Social Connection

Helen Keller once said in an interview that she “would rather walk with a friend in the dark, than walk alone in the light.”

Although her circumstances were exceptional, the sentiment is nearly universal. The need for human connection and companionship drives us all—and research is showing that it has a profound effect on both our physical and mental health. Here are just five ways that maintaining your social connections can help improve your quality of living:

Companionship is the true fountain of youth.

There’s no doubt about it—staying connected socially improves your overall physical health. Regardless of your age, there is a relationship between social isolation and physical health. A meta-analytic review of 148 studies investigated the connection between social relationships and mortality, and found that those with good relationships had a 50 per cent increased likelihood of survival. Friendship may even lengthen our lives. In fact, another study demonstrated that a lack of social connection is, incredibly, a greater detriment to health than smoking.

A conversation a day keeps the doctor away.

Having daily conversations is particularly important as you age. One study of seniors found that social interactions reduced the likelihood of another kind of interaction—that with their family doctor or nurse. This may be because staying social reduces your risk of obesity and heart attacks, as well as lowers your blood pressure. It doesn’t hurt that taking the time to speak with someone may be the easiest prescription to fill—and in the case of Keeping Connected, we’re just a phone call away.

Want to stay sharp as a tack?

Staying socially connected reduces the effects of aging on cognitive abilities. Just like doing crossword puzzles, talking to friends is like exercise for your brain. Over a 12-year period, researchers at the Rush Alzheimer’s Disease Centre in Chicago followed 1,100 seniors without dementia. They found that those with higher or frequent social activity levels had a rate of cognitive decline that was 70 per cent less than people who had low social activity. There’s also some evidence that social activity may reduce the risk of Alzheimer’s.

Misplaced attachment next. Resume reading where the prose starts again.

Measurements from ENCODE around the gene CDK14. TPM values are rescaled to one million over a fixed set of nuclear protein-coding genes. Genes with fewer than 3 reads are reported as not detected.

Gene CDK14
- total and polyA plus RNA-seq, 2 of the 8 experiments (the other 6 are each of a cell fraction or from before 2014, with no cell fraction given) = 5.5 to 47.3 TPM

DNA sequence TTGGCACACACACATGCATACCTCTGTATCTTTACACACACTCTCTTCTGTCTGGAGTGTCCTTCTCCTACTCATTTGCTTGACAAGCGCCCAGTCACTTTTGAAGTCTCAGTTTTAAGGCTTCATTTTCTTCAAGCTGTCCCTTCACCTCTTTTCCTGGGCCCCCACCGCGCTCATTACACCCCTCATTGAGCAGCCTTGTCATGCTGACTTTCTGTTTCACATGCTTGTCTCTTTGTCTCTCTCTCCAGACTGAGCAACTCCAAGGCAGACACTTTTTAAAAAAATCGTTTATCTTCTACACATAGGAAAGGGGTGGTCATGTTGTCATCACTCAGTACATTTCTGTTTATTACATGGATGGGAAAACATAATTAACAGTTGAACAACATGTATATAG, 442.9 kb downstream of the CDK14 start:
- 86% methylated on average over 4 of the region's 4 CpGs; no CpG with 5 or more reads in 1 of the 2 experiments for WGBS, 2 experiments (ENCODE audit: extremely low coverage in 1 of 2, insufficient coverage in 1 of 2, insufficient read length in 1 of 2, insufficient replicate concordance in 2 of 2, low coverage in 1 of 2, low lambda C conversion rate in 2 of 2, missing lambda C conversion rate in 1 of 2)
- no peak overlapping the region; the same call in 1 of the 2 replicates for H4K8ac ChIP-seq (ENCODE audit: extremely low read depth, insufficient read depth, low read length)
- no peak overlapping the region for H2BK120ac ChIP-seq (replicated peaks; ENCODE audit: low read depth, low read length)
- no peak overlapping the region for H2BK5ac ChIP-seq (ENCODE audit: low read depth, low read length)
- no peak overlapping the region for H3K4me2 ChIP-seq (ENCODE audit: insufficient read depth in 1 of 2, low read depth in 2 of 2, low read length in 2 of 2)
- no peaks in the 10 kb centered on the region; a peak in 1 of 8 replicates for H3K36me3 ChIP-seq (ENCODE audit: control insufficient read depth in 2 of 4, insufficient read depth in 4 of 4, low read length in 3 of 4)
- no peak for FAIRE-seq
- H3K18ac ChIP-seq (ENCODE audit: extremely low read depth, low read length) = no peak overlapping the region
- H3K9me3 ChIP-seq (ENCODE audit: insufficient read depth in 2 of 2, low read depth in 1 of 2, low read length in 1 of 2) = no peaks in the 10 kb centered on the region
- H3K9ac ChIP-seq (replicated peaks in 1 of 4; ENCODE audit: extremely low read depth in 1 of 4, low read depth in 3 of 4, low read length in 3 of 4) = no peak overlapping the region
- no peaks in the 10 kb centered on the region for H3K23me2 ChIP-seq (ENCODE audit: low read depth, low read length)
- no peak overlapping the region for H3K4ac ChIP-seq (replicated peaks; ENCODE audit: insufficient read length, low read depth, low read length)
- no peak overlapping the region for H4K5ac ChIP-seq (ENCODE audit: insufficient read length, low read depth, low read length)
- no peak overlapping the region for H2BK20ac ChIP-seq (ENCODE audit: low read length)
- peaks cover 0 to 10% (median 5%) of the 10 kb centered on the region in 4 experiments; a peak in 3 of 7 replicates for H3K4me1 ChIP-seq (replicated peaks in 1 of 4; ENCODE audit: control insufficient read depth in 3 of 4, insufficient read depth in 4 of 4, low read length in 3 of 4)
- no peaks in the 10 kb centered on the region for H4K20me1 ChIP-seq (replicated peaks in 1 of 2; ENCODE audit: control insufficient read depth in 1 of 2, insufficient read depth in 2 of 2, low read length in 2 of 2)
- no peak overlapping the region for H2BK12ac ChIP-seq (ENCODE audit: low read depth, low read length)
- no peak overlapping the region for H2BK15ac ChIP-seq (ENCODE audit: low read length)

Staying socially connected may mean staying independent longer.

Social seniors have lower levels of physical disability (up to 43 per cent less), which suggests they may be able to care for themselves longer. In another study of individuals over 65 in three European countries, those with social ties weren’t only able to more readily undertake normal daily living activities—they also recovered more quickly after injury or trauma.

A smile is contagious.

Maybe it goes without saying that spending time with others makes you happier. But the profound effect your relationships have on mental health can’t be underestimated. A 2004 study in Finland of over 2000 people found that social support strengthened mental health in all respondents. Those with stronger networks have lower levels of anxiety and depression, improved empathy, and higher self-esteem. This, in turn, makes other people more likely to trust you and want to connect with you, creating a positive feedback loop.